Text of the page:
Intake of minerals and Parkinson’s disease.





Related Monographs

Consumer Data: Iron Manganese
Professional Data: Iron Manganese


Parkinson's disease is a serious brain condition that results from nerve damage in certain regions of the brain that regulate the body's voluntary muscles. Also referred to as "PD," Parkinson's disease is a movement disorder that causes muscle rigidity, shaking, and slow difficult walking. PD usually strikes in mid to late adult life, although 30 percent of people with the disease experience symptoms before age 50.1 Another 40 percent develop the disease between ages 50 and 60. PD is a slowly progressive and incurable disease.

The first sign of PD is often a slight tremor in one hand. This tremor is most visible when the individual with PD is standing or sitting still. The shaking is generally not noticeable when the hands are moving or doing something. However, tremor is absent in a small percentage of people with PD. Other classic symptoms include slow movements, "shuffling" while walking, muscle stiffness, stooped posture, and a blank facial expression. Before these symptoms begin, a person with oncoming PD may experience vague, aching pain in the limbs, neck, or back and decreased spinal flexibility. Although much is known about the brain degeneration that occurs in Parkinson's disease, why this happens remains a mystery.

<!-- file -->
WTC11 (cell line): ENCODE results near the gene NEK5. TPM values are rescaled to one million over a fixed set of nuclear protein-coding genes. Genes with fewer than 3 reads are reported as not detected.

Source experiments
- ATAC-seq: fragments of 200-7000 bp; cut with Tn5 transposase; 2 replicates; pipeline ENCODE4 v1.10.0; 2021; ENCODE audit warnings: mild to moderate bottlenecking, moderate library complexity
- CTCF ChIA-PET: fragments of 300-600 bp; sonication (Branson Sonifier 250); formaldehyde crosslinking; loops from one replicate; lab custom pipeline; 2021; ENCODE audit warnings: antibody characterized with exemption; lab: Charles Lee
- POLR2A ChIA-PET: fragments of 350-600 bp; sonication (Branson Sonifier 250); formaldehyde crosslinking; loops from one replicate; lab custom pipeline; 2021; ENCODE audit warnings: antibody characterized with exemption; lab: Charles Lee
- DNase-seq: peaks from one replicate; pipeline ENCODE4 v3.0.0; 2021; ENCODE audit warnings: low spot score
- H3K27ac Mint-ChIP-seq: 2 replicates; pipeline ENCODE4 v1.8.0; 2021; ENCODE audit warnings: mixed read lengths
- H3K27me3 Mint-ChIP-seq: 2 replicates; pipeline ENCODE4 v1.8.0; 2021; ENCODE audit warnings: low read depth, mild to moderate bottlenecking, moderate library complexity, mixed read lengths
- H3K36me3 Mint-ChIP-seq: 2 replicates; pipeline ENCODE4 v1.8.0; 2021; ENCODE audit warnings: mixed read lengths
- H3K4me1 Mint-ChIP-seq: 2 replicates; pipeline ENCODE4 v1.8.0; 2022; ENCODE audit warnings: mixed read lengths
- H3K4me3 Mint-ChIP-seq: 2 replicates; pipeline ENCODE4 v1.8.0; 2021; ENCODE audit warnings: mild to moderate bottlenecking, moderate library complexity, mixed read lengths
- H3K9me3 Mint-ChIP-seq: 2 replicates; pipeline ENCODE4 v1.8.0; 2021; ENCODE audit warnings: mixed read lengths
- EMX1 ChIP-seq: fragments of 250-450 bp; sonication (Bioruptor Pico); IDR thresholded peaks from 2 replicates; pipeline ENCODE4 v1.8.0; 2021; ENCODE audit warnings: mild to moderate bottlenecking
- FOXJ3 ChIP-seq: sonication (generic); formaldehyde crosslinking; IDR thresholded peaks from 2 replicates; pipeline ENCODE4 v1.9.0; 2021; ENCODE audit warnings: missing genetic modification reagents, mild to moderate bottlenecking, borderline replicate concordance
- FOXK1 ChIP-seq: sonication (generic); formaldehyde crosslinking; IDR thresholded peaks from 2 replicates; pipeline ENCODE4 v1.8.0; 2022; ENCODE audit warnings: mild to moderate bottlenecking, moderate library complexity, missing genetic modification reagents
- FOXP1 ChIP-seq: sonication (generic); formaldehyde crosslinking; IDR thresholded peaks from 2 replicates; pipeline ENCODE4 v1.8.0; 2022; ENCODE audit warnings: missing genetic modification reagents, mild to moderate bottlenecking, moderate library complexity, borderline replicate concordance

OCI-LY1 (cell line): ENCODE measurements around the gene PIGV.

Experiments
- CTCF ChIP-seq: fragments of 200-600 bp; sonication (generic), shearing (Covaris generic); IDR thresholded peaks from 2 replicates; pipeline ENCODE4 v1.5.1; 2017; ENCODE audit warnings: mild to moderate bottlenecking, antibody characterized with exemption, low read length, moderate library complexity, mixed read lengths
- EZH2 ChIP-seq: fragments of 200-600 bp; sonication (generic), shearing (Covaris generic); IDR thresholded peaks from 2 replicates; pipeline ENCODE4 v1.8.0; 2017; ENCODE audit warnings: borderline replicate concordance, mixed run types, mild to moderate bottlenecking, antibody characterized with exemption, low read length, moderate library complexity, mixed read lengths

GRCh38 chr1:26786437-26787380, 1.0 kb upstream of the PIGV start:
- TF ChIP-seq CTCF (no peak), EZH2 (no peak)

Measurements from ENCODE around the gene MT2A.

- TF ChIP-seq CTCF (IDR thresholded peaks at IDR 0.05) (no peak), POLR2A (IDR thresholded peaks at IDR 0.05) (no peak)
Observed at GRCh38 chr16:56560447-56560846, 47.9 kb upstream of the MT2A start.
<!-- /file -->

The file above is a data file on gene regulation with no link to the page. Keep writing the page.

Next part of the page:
Some theories on the occurrence of PD involve oxidative stress. A recent study examined dietary intake of minerals, vitamins and fats and the risk of PD. This population-based study recruited 250 newly diagnosed cases of Parkinson’s and a control group of 388 healthy individuals. Nutrient intake was measured through interviews with all participants. The results showed that those with the highest levels of iron had an increased risk of PD when compare to those with low levels. Although no links were seen with vitamins or fats, researchers also observed that those with high levels of both iron and manganese had a nearly doubled risk of PD. The authors concluded that, “A high intake of iron, especially in combination with high manganese intake, may be related to risk for PD.”2


1. Scott B, et al. Gender differences in Parkinson's disease symptom profile. Acta Neurol Scand. Jul2000;102(1):37-43.
2. Powers KM. Parkinson’s disease risks associated with dietary iron, manganese, and other nutrient intakes. Neurology. Jun 2003;60;1761-6.